Prioritising play at school

After a year of children being in and out of school, and lockdowns restricting sports and outdoor activities, we discuss the advice to 'let children play' for their mental health. Mental health experts have urged that 'access to high quality play opportunities' is prioritised. The ongoing pandemic has meant that many children have gone without social interaction of their own age groups for long periods of time, and will have been very challenging for most.

Creating safe segmented play zones

Experts suggest that small groups of children should be allowed to play without social distancing, which could mean the introduction of segmented areas in school playgrounds. For children's play areas, fencing should be installed up to 1.2 metres high, and be made from high quality timber or steel.

  • Add colour - polyester powder coating is highly recommended over traditional painting, as it provides a robust, glossy finish that won't crack or chip. Choose brightly coloured designs to make the space fun and inviting for children. Ensure gates are coloured differently to the fencing for easy identification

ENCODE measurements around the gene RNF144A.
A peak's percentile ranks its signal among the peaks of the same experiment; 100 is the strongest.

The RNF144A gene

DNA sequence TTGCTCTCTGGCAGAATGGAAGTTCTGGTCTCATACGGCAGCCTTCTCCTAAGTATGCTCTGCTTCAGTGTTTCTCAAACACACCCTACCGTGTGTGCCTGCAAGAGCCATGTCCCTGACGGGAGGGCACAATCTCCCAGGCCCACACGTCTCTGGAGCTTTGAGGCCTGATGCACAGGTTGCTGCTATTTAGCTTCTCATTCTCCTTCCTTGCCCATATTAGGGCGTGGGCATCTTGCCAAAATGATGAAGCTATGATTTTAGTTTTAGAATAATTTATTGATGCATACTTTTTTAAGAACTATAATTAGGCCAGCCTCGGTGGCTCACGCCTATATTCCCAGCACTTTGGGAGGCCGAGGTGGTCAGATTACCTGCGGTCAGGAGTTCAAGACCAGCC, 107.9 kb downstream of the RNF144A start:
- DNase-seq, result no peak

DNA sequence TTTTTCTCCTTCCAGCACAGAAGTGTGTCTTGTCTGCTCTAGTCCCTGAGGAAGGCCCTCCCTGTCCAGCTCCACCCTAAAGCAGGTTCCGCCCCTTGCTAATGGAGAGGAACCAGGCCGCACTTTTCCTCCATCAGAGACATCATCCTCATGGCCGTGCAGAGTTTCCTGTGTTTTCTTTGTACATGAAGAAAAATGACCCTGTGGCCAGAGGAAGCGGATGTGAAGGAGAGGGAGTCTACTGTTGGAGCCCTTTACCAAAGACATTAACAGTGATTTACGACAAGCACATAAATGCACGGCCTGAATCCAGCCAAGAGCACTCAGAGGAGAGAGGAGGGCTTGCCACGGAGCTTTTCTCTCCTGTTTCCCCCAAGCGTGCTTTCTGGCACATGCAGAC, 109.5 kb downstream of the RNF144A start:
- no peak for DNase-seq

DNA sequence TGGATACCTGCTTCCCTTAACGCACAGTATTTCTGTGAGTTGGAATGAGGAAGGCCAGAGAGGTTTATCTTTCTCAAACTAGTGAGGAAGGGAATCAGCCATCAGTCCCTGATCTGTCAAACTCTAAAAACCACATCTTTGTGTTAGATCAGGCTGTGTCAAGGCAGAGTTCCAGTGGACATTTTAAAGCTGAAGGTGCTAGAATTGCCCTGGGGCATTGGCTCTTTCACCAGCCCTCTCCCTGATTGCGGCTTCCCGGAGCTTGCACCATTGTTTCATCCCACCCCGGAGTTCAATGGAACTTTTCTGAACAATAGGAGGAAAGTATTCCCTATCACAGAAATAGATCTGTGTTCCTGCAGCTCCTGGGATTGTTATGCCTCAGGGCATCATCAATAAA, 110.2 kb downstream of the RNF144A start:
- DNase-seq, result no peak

• Focus on fixings - nails that come loose are extremely hazardous anywhere, let alone in a children's play area. Tamper proof fixings that won't rust or come loose over time are just as important as the material, finish and design
  • Mind the gap - make sure the fencing conforms to BS EN 1176 regulations and the space between pales is a maximum of 100mm to prevent trap hazards
  • Avoid hospital visits

    Children's playgrounds can be dangerous places if they are not properly planned and installed by professionals, and according to RoSPA, account for 40,000 visits to hospital per year which could be avoided by following our advice. Installing well planned, safe playgrounds can help to prevent visits to A&E and relieve pressure on doctors. Common injuries from unsafe playgrounds include:

  • Trapped limbs in fences that do not conform to anti-trap regulations
  • Cuts and splinters due to rough sawn timber with excessive knots, and peeling paint on steel fences
  • Various injuries from falling onto a fence with an unsuitable top or which was positioned too close to play equipment
  • Trapped fingers in unsafe gate latches
  • Install while children are not present

    Our installers are all DBS checked to work in schools but it will cause less disruption and prevent unnecessary contact with more people if installation happens during school holidays. Furthermore, it will be a nice welcome for children to arrive at a school with a brand new look for their play area. For advice or to order playground fencing, contact us today.

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